The bailout money Ukraine is getting may go directly to Russia, analysts tell CNBC.» Read More
The public outcry over national deficits has spurred international fiscal policy makers in some countries to impose austerity measures unnecessarily, Paul McCulley, managing director at Pimco, told CNBC Wednesday.
Some German millionaires and billionaires want to give up 10 percent of their income to help fix the budget mess in Europe. Would such a plan ever work in the United States?
Another solid close for European bourses today, with many markets closing at or near session highs.
The recovery will continue to be steady, but “sluggish and choppy” with a 1 ½ percent growth rate, and unemployment will remain high, at between 9 and 10 percent, for the next 18 months, Jan Hatzius, chief US economist of Goldman Sachs, told CNBC Tuesday.
The euro is barely intact, and rescuing the banks only worsened the financial crisis, Roger Nightingale, strategist at Pointon York, told CNBC on Tuesday.
Stocks will navigate choppy waters in the week ahead, but could sail a bit more smoothly—barring any nasty, new surprises from Europe.
Portugal raised about 1.5 billion euros yesterday and Spain 3.9 billion euros today in auctions that were surprisingly oversubscribed.
If so, that’s one thing that could push this market higher.
Contrarian traders are contemplating going long the Euro, which has been the market’s punching bag for the last month and one of the most successful shorts for hedged funds since housing.
Investors looking for clues about the markets cannot help but notice that gold is making another record high and that stocks are continuing to struggle.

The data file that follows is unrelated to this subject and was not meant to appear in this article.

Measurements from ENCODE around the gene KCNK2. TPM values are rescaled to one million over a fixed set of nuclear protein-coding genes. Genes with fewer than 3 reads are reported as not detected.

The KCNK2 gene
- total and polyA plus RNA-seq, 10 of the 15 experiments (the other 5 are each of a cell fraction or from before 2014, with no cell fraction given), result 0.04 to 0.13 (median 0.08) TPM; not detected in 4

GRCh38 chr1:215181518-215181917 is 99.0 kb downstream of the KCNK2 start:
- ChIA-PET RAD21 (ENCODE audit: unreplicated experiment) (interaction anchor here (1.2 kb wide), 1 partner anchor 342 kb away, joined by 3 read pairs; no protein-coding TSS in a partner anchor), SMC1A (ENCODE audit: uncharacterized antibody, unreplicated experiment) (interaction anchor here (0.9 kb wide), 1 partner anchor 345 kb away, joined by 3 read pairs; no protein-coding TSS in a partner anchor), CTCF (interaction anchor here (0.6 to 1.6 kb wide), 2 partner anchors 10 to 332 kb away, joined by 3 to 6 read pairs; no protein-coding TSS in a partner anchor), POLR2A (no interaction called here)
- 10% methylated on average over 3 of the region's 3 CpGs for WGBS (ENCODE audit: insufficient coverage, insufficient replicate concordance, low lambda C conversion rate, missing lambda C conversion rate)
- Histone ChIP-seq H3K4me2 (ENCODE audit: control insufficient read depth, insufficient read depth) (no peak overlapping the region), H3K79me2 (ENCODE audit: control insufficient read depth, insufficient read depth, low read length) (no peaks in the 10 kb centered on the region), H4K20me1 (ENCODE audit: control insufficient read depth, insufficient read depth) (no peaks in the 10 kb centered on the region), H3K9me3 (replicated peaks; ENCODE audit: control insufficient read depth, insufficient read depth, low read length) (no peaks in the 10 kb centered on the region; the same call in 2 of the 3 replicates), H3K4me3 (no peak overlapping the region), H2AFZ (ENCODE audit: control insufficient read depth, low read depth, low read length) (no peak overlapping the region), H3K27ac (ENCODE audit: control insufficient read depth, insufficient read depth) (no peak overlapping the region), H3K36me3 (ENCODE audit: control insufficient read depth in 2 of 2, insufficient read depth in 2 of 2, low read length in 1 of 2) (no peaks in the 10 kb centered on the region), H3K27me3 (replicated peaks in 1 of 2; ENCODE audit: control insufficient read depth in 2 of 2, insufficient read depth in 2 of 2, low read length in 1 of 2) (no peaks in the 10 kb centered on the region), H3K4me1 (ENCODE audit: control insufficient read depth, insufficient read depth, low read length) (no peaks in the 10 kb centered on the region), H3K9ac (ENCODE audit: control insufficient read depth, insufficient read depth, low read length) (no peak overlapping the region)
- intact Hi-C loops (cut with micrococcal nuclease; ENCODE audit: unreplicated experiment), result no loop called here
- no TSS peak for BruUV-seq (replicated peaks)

The euro hit an all-time low versus the Swiss franc Tuesday, after hitting a 4-year low against the dollar the previous day. The single currency recovered in morning trade but fell back against the greenback in early afternoon, and analysts say it will remain volatile. Check out what the pros have to say.
The weakening euro could continue to strong-arm markets in the week ahead, as investors worry about contagion from Europe's sovereign debt crisis and the potential for a bigger setback in the U.S. economic recovery.
Here are six plays to protect you in these volatile times.
If the economy keeps growing at 3 percent the balance of 2010, demand for new capacity—improved rental housing, better located new homes, and commercial construction for retail and factory improvements—should accelerate in 2011.
Cramer has a six-point plan to help the bank withstand any contagion Europe has to offer.
Remember April 2009 when the G20 met in London? Gordon Brown was hosting world leaders and claiming he had saved the world while protests brought large parts of the UK capital to a halt.
Coordinated liquidity measures and quantitative easing may have to return and banks could take another hit to their balance sheet because of the sovereign debt problems in the euro zone, according to Ashok Shah, the CIO at London & Capital.
Whatever you’re thinking, just know that Wednesday’s move doesn’t qualify.
Investors are playing the markets carefully during these volatile conditions but stocks will resume their way up once the wave of international bad news subsides, Robert Doll, BlackRock vice chairman, told CNBC Wednesday.
It is noteworthy that the BP oil explosion occurred on April 20. Three days later, on April 23, the market peaked. Is this is a coincidence? Or is Mr. Market telling us something that we do not yet fathom?